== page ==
Apple Vision Pro Owners Are Wondering What They Bought

Uncharted territory.
Photo-Illustration: Intelligencer; Photo: Getty Images

For some buyers, Apple Vision Pro’s most compelling use is one that Apple didn’t advertise. It’s a native feature of the device that allows its user to get enormous amounts of attention, in real life and subsequently online, by simply wearing it in public.

For a few days, there was probably no better bet for producing a viral video than wearing your new Vision Pro while at a restaurant, strutting down city streets, on the subway, or driving your Tesla. Many of these videos were clearly staged or fake, but the overpowering novelty of the thing means that none of the rest was quite candid, either — it’s impossible to wear one of these things outside of your home without being acutely aware of your performance, at least for now.

These videos meet a clear demand for evidence that Apple’s face computer is as ridiculous as it first looks, while simultaneously making the case for its inevitability. They’re funny! They’re also functionally a form of marketing, and not especially illuminating about how people might use mixed reality devices in the future, or for that matter how they’re using one now. Influencers with monetization schemes — professional extroverts, basically — don’t have much to tell us about Apple’s new introversion machine.

Far more instructive are the conversations new owners are having with each other, from the privacy of their own couches, desks, rec rooms, and basements, where the first few hundred thousand Vision Pros are actually being tested, enjoyed, and eventually removed with the user perhaps suffering some combination of headache, eye strain, and discomfort from the head straps or seal. In Vision Pro forums, and on social media, real owners are exchanging smaller, more private absurdities, discovered as they lounge and pad around their own homes, with, at most, occasional cameos their families and friends. “Objectively I know that I already look like a huge dork with a giant ski mask strapped to my face,” wrote a user on Reddit. “But I was still embarrassed this weekend when I had to stick a straw in my wine glass.” Soda cans are doable; coffee mugs are not. The first must-have Vision Pro accessory is a very long metal straw:

The second must-have accessory is some sort of DIY strap. Apple makes a big soft band that goes behind your head and a helmet-retention-system-style “dual loop” band that goes over your head; owners find the first one unsupportive and the second one uncomfortable, so they’re improvising. Zip-tying two of the soft bands together “really allows your blood to flow around your head.” (Owners are already sharing 3-D-printing templates for fabricating more permanent double-strap solutions.) One guy put together a system for suspending his Vision Pro from a hat brim, for “[h]igher fov (field of view), better weight distribution,” and “open periphery” (one common complaint about Vision Pro is that using its cameras can feel like “looking through binoculars”).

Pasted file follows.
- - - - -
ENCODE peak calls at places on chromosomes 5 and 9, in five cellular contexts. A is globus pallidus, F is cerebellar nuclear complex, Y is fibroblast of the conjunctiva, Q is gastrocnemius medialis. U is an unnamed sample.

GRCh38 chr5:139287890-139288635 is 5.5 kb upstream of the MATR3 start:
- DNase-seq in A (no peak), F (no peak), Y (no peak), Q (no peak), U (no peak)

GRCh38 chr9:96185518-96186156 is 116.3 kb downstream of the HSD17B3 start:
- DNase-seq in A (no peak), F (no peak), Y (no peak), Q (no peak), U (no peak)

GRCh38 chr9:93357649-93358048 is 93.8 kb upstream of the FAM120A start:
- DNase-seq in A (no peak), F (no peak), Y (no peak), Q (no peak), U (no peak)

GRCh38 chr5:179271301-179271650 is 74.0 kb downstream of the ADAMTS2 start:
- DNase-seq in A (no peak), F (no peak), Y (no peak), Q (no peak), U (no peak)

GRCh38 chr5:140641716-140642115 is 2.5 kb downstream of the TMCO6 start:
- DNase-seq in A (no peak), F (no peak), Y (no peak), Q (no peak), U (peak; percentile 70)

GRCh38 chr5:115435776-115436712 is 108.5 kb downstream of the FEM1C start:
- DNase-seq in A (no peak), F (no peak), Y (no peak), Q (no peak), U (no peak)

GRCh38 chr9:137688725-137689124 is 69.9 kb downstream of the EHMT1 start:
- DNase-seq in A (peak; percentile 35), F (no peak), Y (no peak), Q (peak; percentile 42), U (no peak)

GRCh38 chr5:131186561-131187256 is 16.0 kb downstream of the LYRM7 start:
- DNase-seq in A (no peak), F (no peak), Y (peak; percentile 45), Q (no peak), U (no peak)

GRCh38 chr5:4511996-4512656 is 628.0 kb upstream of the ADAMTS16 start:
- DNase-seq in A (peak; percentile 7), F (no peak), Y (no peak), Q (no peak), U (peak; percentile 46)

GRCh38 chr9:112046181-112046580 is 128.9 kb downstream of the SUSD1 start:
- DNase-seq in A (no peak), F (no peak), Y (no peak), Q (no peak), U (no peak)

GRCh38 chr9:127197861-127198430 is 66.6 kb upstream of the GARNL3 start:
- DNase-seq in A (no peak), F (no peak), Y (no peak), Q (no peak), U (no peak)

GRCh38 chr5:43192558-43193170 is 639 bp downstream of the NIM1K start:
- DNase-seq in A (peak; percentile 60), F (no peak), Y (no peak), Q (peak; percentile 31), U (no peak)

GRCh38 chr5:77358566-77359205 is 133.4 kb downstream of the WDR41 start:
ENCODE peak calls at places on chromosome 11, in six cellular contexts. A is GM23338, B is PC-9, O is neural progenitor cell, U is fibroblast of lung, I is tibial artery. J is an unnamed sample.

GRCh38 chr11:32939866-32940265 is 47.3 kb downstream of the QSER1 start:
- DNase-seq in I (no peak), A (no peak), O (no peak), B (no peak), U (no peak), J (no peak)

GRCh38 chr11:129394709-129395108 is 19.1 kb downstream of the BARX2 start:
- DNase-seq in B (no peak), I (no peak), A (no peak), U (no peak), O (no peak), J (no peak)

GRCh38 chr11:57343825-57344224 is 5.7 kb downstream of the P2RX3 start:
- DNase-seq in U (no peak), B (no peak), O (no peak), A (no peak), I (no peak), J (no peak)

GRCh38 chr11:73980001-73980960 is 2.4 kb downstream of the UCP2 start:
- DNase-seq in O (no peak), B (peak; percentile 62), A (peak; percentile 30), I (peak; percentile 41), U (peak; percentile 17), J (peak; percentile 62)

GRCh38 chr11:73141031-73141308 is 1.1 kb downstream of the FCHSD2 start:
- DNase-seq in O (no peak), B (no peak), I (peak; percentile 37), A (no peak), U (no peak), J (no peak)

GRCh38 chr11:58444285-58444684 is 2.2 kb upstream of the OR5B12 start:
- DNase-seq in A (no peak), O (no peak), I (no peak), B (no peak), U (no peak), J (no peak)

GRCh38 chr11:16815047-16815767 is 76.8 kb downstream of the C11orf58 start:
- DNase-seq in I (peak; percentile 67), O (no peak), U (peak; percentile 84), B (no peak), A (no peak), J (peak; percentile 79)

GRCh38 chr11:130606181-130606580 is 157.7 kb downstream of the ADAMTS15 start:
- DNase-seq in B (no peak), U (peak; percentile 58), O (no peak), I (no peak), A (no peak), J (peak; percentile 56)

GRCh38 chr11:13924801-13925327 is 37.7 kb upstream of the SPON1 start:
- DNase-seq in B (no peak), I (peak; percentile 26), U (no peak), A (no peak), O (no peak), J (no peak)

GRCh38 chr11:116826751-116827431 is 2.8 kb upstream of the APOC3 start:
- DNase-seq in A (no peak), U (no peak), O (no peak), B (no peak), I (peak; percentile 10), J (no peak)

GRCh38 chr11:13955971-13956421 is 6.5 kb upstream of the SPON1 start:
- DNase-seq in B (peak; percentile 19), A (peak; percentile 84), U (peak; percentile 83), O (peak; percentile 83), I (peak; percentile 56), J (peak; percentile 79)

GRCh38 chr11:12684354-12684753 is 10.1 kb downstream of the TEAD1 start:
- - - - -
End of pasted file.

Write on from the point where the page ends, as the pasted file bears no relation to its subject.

In contrast with public viral theatrics, user accounts of the Vision Pro are more poignant than off-putting. Each excited or bewildered observation posted from within the helmet implies, instead, a series of gently absurd vignettes, observed by nobody: a user sitting on the edge of his bed for hours, pinching his fingers in the air; a man at a desk missing the rim of his cup with his lips before clonking it into his headset; a guy “holding” a video in front of his face, like an invisible tablet, so he can keep watching while he walks around his kitchen; the user who has discovered, he believes, the best way to use Apple’s new mixed reality computing platform, supine on a bed with the lights on:

I’ve been wearing it laying down like 75% of the time. Much more comfortable for me. Only time I sit up are when there’s a need to (watching stuff in immersive environments) and exploring with putting windows around my house and stuff. Laying down is the way to go IMO. Head propped up sofa armrest/pillow.

Among new Vision Pro owners, there’s a telling fixation on the physical experience of using the device — on the the physical realities of a face computer. (One user asked, “Am I going crazy or is there a sensation of touch when you manipulate a window close to your hands?” No, another owner replied, not at all: “I think it’s our brains thinking it should be feeling something.”)